I was once more privileged to find myself deputising for the one and only Michelle Ward.
Today I was joined by local authoress, Shirley Baker who together with her husband Paul, spends a fair amount of her leisure time sailing around the Essex coast.
Shirley has been persuaded to put her experiences down in print and her book, AEOLUS RULER OF THE WINDS is the result.
You can listen again to what Shirley told me today by clicking on the link below: –
As we did last week, when I was on this show, we had a look at some more Darwin award winners.
Both our winners this week involved people falling by the wayside.
Because of the tiresome problem of tourists courting disaster, the more treacherous overlooks in the Grand Canyon are protected by fences and signs.
All of these overlooks are spectacular.
Some have towering columns, some have small plateaus that tourists toss coins onto, like dry wishing wells.
Make a wish!
One entrepreneur wished for financial success. And there in front of him was a means to an end.
He had a brilliant, obvious, idea. No stranger to danger, the man climbed over the fence with a bag, leapt to one of the precarious, coin-covered perches, and filled the bag with booty.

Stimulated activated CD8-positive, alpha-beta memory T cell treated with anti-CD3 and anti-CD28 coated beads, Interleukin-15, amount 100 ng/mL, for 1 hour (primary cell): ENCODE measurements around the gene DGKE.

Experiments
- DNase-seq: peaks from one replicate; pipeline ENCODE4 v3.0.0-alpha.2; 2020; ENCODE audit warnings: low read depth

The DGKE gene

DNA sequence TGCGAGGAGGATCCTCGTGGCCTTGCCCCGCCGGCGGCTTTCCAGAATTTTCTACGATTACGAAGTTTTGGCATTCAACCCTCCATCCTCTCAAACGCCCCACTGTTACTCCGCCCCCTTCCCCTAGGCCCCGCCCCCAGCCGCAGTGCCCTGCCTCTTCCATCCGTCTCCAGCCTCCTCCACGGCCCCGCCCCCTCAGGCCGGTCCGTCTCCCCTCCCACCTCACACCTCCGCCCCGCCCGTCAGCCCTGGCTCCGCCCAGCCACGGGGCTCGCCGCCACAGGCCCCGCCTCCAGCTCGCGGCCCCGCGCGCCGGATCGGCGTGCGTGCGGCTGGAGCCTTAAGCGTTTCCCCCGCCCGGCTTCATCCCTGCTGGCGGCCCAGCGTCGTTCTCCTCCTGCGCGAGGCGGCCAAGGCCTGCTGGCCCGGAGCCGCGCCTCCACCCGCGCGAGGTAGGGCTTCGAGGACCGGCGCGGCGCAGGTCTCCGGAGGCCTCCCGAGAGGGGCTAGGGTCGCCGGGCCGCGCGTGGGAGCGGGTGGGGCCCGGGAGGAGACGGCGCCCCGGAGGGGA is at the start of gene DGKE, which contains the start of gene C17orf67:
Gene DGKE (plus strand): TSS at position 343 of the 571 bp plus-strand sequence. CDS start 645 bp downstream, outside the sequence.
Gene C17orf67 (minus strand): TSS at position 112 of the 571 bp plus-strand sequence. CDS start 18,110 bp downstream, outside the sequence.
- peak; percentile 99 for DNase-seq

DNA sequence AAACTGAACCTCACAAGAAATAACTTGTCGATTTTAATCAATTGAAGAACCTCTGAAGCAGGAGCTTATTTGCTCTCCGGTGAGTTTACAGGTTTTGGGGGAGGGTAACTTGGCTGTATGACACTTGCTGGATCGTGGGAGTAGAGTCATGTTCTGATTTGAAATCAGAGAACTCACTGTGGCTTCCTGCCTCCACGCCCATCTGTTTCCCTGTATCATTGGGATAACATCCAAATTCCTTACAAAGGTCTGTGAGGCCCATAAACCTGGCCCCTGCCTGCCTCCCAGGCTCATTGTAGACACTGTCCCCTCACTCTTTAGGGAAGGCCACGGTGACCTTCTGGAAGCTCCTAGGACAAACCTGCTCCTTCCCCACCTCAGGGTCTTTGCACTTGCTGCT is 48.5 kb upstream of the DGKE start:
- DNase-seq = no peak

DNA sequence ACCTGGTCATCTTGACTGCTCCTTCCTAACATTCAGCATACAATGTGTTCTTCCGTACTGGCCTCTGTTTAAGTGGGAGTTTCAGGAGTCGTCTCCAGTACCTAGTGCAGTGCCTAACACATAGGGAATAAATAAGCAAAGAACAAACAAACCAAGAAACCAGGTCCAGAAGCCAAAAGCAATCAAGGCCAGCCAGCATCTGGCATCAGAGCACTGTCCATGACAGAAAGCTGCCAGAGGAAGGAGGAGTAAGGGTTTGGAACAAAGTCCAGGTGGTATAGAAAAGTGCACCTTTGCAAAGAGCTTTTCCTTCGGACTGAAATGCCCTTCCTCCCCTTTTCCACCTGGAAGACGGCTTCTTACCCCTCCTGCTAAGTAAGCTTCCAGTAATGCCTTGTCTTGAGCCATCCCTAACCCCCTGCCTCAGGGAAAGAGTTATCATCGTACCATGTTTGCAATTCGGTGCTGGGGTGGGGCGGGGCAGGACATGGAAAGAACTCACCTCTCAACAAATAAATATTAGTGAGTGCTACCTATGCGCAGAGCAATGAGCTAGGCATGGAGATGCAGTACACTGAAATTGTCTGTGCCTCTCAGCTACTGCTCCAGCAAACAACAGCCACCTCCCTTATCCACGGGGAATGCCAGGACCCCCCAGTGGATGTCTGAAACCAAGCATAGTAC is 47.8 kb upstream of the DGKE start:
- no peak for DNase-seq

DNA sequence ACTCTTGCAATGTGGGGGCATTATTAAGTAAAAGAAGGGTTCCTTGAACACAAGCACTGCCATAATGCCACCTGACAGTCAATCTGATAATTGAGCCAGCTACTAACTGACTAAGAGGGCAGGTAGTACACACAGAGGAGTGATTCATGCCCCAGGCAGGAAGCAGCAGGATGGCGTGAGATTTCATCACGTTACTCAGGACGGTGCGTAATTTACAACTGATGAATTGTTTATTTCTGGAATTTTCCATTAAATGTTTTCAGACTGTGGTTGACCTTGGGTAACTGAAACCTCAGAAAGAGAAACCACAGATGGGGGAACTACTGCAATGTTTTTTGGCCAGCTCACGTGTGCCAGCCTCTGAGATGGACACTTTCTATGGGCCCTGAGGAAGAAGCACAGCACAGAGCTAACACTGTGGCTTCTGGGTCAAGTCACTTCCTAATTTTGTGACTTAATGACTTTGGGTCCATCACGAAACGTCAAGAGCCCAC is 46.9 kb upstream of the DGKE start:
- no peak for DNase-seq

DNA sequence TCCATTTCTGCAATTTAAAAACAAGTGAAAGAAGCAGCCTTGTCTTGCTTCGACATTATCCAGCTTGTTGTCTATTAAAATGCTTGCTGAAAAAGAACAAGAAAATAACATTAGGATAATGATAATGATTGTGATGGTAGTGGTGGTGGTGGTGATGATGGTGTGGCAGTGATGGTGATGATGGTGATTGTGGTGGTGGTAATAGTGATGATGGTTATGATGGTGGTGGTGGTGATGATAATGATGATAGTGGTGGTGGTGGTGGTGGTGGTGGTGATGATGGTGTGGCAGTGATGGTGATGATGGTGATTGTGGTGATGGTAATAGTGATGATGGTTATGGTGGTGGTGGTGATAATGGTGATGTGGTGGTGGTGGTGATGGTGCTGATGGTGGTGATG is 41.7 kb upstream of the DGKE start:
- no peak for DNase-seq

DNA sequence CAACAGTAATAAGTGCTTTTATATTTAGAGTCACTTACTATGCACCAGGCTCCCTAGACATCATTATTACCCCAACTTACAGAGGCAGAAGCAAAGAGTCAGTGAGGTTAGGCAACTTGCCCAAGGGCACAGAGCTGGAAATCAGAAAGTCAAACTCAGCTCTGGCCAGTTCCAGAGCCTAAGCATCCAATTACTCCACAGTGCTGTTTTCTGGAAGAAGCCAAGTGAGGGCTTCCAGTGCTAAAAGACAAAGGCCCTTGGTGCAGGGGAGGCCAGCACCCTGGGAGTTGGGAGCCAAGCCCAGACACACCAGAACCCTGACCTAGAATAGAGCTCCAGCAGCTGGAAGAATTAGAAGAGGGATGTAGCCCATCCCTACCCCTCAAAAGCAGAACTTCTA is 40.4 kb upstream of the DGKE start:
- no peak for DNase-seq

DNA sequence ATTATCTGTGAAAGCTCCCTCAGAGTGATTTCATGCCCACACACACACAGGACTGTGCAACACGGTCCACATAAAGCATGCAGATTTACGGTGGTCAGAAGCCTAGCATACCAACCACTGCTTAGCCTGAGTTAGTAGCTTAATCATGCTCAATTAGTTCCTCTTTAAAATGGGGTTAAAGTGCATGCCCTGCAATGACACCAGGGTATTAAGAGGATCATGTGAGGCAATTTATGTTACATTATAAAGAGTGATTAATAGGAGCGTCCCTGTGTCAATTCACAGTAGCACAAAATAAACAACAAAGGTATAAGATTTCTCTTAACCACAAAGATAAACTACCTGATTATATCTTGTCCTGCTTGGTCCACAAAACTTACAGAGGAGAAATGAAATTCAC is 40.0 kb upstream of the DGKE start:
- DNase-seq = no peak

But. When he tried to leap back to the safe side, he went head to head with physics.
Our entrepreneur had increased his mass, and the force required to lift himself against the pull of gravity was now greater.
The heavy bag of coins arrested his jump, and the birds were treated to a view of his long plunge to the valley floor below, followed by a shower of coins. Brilliant idea with a fatal flaw in the execution.
The second award today went to an unfortunate mountaineer.
In the late fall and early winter months, snow-covered mountains become infested with hunters.
One ambitious pair climbed high up a mountain in search of their quarry. The trail crossed a small glacier that had crusted over. The lead hunter had to stomp a foot-hold in the snow, one step at a time, in order to cross the glacier.
Somewhere near the middle of the glacier, his next stomp hit not snow but a rock. The lead hunter lost his footing and fell. Down the crusty glacier he zipped, off the edge and out of sight.
Unable to help, his companion watched him slide away. After a while, he shouted out, “Are you OK?”
“Yes!” came the answer.
Reasoning that it was a quick way off the glacier, the second hunter plopped down and accelerated down the ice, following his friend. There, just over the edge of the glacier, was his friend…holding onto the top of a tree that barely protruded from the snow.
There were no other treetops nearby, nothing to grab, nothing but a hundred-foot drop onto the rocks below. As the second hunter shot past the first, he uttered his final epitaph: a single word, which we may not utter lest our mothers soap our mouths.
On that note I shall take my leave of you.
See you again soon,